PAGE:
In Earnhardt's case, it's about more than one win
By David Caraviello, NASCAR.COM
May 09, 2012 3:19 PM, EDT
With every passing week, the tension mounts. As one Sprint Cup race shifts into another, the anxiety and the eagerness and the expectation are compounded, to the point where it seems impossible and inevitable all at the same time. Dale Earnhardt's Jr.'s epic winless streak is going to end, sometime. He's running too well, too often, for it not to. And yet until it does, that combination of fretfulness and anticipation is always going to be there, rising a little higher in the throats of race fans until, miracle of miracles, the No. 88 car actually pulls into Victory Lane.
And then what happens? Jubilation, of course. The citizens of Junior Nation whooping and hugging in the grandstands or in front of their television sets. Spraying of champagne, shooting of confetti, photos with team members wearing lots of different hats. If history is any indication, a candid and heart-on-the-sleeve interview session in the media center. Relief, in many different corners. And then the driver will fly home, and the car will be packed up into the transporter, and they'll try to do it again the next weekend -- which, as we all know, is where the real difficulty comes into play.
Then and now
Earnhardt through 10 races
Winning is what this sport is all about, of course, but a single victory can be a fleeting thing. A win at one track guarantees nothing the next weekend, particularly given how drastically different the venues can be from one Sunday afternoon to another. There's winning, and then there's building on winning, which is a completely different -- and unquestionably more arduous -- endeavor altogether. Just ask Regan Smith, who hoped to take the next step after his breakthrough victory in last season's Southern 500, but instead returns to Darlington Raceway this weekend in a points position only moderately improved from where he was 12 months ago.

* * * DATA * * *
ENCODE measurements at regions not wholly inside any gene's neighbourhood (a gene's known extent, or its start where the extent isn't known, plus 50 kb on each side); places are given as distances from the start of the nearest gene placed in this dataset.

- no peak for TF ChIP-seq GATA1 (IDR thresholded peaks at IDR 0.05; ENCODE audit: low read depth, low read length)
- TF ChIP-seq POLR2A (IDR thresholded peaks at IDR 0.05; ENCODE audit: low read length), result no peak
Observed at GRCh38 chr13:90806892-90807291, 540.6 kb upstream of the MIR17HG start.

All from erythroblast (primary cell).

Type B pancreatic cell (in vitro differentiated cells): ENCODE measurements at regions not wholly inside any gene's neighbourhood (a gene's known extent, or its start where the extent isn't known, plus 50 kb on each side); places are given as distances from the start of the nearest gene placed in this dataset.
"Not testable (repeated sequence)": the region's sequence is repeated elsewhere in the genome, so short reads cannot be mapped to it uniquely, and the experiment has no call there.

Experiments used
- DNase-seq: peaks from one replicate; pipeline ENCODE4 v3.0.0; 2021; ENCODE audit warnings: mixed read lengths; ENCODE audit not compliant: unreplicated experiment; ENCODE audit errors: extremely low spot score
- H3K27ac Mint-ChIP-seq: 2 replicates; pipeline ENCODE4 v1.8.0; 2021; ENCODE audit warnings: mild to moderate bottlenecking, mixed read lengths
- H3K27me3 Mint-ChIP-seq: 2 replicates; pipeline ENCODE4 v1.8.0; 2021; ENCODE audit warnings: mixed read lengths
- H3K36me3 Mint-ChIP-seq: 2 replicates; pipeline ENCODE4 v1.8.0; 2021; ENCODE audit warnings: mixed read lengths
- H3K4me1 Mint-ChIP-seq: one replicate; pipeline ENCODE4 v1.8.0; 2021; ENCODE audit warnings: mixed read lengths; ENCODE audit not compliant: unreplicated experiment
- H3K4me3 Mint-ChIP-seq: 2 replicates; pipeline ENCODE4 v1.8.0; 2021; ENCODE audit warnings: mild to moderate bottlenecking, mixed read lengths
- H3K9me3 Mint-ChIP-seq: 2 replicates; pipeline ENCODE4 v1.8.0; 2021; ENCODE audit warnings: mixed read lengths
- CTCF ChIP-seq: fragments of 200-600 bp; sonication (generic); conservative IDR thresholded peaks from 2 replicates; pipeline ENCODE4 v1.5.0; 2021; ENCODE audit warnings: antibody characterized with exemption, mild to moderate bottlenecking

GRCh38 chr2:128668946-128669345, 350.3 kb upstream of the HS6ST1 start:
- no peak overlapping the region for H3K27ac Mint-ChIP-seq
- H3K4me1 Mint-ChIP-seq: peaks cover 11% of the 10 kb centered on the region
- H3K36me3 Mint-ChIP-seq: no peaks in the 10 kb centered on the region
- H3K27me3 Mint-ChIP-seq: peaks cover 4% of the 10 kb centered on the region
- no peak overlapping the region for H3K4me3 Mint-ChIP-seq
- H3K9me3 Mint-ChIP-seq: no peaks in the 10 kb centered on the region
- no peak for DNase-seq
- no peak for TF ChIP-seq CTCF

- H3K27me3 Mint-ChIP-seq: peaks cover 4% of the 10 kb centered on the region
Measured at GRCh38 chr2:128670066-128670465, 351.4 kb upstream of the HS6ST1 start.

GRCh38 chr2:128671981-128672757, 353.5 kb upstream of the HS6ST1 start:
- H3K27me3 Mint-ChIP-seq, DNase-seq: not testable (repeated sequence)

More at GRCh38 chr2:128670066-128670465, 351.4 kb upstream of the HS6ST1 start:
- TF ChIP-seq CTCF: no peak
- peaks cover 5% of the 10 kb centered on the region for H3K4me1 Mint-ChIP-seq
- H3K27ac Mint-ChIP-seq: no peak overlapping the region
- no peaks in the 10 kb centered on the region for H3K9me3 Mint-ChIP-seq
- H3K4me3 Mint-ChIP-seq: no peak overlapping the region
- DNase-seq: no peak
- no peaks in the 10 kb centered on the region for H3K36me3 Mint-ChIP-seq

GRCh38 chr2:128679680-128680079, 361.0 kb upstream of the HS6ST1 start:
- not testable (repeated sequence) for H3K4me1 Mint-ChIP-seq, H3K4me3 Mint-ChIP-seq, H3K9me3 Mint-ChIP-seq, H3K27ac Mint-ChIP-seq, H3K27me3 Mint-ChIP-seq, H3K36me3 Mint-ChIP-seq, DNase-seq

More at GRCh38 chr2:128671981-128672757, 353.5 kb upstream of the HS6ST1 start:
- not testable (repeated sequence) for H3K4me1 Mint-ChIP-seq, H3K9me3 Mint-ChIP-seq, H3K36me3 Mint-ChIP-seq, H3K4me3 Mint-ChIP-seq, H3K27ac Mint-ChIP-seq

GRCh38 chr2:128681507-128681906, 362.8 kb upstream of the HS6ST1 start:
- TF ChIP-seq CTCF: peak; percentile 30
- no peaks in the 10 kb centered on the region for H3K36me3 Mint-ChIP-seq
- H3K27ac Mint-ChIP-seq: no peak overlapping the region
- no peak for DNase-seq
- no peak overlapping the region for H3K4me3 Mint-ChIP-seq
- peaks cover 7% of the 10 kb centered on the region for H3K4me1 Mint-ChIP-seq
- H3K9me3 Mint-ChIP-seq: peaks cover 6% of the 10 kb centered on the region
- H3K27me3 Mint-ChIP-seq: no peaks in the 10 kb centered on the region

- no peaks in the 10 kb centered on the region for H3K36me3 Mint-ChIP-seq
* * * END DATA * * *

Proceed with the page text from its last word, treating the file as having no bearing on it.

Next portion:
No question, a race victory can bring celebration and relief and renewed confidence, but ultimately it is a moment that begins to fade as the next race week dawns. Which brings us back to Earnhardt, and the breathless anticipation over that looming, streak-busting victory, and how misguided it all seems in relation to what he's doing on the race track. No question, Dale Jr. fans -- not to mention the driver himself -- are more than ready to shed the yoke of a skid that now numbers 139 races, and stretches back nearly four years. But in truth, the hard part is being in position to win every week. The hard part is what Earnhardt and his team are doing right now, and it's getting overshadowed because breaks and circumstances haven't gone their way at the end.
Because let's be honest -- to some degree, we've seen this movie before. Although it's not as interminable as the current one, Earnhardt was mired in a 76-race winless skid when he arrived at Michigan International Speedway in the summer of 2008. He won on fuel mileage, and fans in the Irish Hills celebrated as if the Berlin Wall had just come down. People were out of their minds with happiness as the out-of-gas No. 88 was pushed down pit road toward Victory Lane. Earnhardt was equally as pleased to have scored his first victory for Hendrick Motorsports. "It's a pretty big day for me," the driver said then, clearly happy to shed the weight of the winless streak, regardless of how it had ended.